2960Preparation:
2961
2962Cut 16 Perl Onions into quarters and put them in a grill smoker rack
2963or a perforated pan over a BBQ using hickory wood chips or Special
2964Blend Smoker Bisquettes. Smoke them for an hour and remove once they
2965look golden brown.
2966Let them cool and put them in the fridge (or freezer) until you are
2967ready to create the soup.
2968
2969Ingredients:
2970
5814c912
RS
2971 16 diced, pre-smoked, Perl Onions
2972 3 tbsp butter
2973 1/4 cup olive oil
2974 2 small garlic cloves, finely minced
2975 1 tsp salt
2976 1 tsp sugar
2977 black pepper to taste
2978 1 cup red wine
2979 1/4 cup all purpose flour
2980 6 cups of beef or vegetable stock
2981 1 cup of thick cream (milk can be used as a substitute)
4079ea87
SH
2982
2983Method:
2984
5814c912
RS
2985 Melt the butter in a pan and then add olive oil.
2986 Heat and add the onions to caramelize over a medium-high heat for up
2987 to half an hour.
2988 Add the garlic, turn down the heat and cook for a further 5 minutes.
2989 Add the salt, pepper and sugar.
2990 Now add the red wine and reduce to a jam like consistency.
2991 Add the flour, stir well and add the stock a cup at a time.
2992 Simmer for 30 minutes, add the cream and heat to almost boiling.
4079ea87
SH
2993
2994Enjoy.
2995
d7846122
TC
2996=head2 v5.17.2 - Terry Pratchet, "The Colour of Magic"
2997
3d76f962 2998L<Announced on 2012-07-21 by TonyC|http://www.nntp.perl.org/group/perl.perl5.porters/2012/07/msg189828.html>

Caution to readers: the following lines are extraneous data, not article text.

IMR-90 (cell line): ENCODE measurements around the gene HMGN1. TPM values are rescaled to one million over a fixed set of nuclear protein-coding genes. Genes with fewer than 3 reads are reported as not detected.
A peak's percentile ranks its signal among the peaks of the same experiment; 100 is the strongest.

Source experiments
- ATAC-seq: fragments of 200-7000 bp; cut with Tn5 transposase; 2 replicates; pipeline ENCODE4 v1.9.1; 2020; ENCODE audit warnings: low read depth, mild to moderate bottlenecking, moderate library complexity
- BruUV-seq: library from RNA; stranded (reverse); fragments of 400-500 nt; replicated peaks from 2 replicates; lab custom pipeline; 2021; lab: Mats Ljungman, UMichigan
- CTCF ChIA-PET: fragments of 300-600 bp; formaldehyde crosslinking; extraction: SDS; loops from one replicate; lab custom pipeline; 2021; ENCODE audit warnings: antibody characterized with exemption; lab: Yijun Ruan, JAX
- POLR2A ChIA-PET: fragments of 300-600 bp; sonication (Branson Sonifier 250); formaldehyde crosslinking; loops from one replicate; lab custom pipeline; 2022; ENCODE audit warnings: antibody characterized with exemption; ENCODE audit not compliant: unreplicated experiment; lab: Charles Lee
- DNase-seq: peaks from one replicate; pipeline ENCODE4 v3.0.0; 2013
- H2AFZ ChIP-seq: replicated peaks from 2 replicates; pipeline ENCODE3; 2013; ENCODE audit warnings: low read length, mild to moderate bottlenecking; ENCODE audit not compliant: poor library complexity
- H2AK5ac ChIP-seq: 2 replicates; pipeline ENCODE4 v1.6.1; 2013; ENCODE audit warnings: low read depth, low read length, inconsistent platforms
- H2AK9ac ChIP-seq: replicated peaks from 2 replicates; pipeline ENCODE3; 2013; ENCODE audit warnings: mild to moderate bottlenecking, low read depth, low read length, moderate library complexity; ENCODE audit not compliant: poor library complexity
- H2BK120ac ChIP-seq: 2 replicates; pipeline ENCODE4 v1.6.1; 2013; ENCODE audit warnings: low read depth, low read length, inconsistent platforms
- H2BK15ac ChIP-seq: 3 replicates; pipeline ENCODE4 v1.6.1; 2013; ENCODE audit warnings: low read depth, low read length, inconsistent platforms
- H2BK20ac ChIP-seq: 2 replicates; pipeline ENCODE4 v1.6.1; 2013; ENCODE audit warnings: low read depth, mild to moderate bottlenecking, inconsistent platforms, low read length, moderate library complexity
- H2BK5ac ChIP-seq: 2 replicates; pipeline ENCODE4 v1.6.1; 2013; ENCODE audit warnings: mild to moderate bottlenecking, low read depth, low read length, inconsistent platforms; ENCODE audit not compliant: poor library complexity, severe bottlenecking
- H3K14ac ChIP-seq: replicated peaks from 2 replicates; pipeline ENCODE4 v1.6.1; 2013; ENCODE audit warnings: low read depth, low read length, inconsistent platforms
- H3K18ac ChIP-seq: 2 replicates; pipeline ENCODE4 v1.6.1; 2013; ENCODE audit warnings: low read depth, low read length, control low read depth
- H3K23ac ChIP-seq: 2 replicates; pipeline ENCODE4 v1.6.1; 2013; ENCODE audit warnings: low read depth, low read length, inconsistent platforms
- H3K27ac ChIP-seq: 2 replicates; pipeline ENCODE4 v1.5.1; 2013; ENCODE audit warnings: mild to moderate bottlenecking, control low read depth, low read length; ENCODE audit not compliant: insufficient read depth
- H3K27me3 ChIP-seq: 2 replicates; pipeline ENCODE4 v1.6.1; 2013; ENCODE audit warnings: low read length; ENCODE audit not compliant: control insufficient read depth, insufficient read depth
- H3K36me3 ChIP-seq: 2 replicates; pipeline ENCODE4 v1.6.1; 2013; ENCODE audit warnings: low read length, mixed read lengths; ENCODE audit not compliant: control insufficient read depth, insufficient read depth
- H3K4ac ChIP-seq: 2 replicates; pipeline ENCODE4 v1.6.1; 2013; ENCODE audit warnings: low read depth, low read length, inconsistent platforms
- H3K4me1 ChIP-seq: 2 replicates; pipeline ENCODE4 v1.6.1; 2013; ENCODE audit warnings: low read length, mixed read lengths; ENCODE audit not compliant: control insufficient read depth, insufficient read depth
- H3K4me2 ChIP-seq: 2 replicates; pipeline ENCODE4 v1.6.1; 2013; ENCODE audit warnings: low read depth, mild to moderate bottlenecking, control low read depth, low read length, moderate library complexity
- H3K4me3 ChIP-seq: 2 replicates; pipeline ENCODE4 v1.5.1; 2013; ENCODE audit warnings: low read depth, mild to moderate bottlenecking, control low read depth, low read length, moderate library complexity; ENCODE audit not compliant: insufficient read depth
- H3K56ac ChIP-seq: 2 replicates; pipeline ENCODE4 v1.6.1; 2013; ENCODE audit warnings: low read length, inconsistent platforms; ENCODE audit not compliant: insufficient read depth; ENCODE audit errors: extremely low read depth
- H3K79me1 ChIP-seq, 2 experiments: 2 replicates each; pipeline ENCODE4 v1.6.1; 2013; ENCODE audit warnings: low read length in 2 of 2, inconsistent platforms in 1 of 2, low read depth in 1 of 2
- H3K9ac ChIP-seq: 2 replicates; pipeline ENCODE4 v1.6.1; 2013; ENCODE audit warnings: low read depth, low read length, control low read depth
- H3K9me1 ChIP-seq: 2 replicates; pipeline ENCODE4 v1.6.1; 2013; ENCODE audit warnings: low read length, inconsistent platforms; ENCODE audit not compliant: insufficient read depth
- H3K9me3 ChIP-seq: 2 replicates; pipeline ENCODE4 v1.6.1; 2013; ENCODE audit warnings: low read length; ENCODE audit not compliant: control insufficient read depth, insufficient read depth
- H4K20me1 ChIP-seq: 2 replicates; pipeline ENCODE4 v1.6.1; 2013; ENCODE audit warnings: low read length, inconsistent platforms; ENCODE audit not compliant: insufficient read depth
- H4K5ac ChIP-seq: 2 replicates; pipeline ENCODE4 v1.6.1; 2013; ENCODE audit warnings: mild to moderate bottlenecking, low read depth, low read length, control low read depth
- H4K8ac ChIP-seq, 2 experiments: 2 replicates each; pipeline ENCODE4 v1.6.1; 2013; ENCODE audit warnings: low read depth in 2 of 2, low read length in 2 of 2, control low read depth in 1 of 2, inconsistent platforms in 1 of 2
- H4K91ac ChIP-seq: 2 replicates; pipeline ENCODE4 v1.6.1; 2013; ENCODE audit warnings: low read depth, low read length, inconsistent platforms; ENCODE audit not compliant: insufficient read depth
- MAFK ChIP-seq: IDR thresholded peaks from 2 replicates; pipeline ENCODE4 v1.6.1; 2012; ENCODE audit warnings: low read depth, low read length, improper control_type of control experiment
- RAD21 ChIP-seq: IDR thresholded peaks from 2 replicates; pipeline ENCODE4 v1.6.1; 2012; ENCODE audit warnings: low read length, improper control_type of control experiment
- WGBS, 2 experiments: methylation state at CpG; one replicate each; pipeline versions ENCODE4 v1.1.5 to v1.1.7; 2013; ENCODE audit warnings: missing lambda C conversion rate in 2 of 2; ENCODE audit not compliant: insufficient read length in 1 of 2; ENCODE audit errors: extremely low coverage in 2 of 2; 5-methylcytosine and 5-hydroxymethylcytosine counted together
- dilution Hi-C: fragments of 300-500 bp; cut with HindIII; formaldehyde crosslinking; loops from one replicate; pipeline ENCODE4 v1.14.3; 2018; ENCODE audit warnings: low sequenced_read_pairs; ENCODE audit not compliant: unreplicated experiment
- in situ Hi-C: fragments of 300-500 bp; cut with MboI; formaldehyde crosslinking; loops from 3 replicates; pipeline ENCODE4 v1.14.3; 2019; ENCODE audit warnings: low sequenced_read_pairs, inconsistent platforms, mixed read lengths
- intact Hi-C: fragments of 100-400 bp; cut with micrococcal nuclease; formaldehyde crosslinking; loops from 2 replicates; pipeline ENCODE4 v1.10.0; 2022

d7846122
TC
2999
3000‘I knew it,’ said Rincewind. ‘We're in a strong magical field.’
3001
3002Twoflower and Hrun looked around the little hollow where they had made
3003their noonday halt. Then they looked at each other.
3004
3005The horses were quietly cropping the rich grass by the stream. Yellow
3006butterflies skittered among the bushes. There was a smell of thyme
3007and a buzzing of bees. The wild pigs on the spit sizzled gently.
3008
3009Hrun shrugged and went back to oiling his biceps. They gleamed.
3010
3011‘Looks alright to me,’ he said.
3012
3013‘Try tossing a coin,’ said Rincewind.
3014
3015‘What?’
3016
3017‘Go on. Toss a coin.’
3018
3019‘Hokay,’ said Hrun. 'If that gives you any pleasure.’ He reached into
3020his pouch and withdrew a handful of loose change plundered from a
3021dozen realms. With some care he selected a Zchloty leaden
3022quarter-iotum and balanced it on a purple thumbnail.
3023
3024‘You call,’ he said. ‘Heads or—’ he inspected the obverse with
3025an air of intense concentration, ‘some sort of a fish with legs.’
3026
3027‘When it's in the air,’ said Rincewind. Hrun grinned and flicked his thumb.
3028
3029The iotum rose, spinning.
3030
3031‘Edge,’ said Rincewind, without looking at it.
3032
322e634c
JL
3033=head2 v5.17.1 - Rand Miller, "Myst: The Book of Ti'ana"
3034
3035L<Announced on 2012-06-20 by doy|http://www.nntp.perl.org/group/perl.perl5.porters/2012/06/msg188354.html>
3036
3037On their return from Ko'ah, Aitrus had shown her the Book, patiently
3038taking her through page after page, and showing her how such an Age was
3039"made." She had seen at once the differences between this archaic form
3040and the ordinary written speech of the D'ni, noting how it was not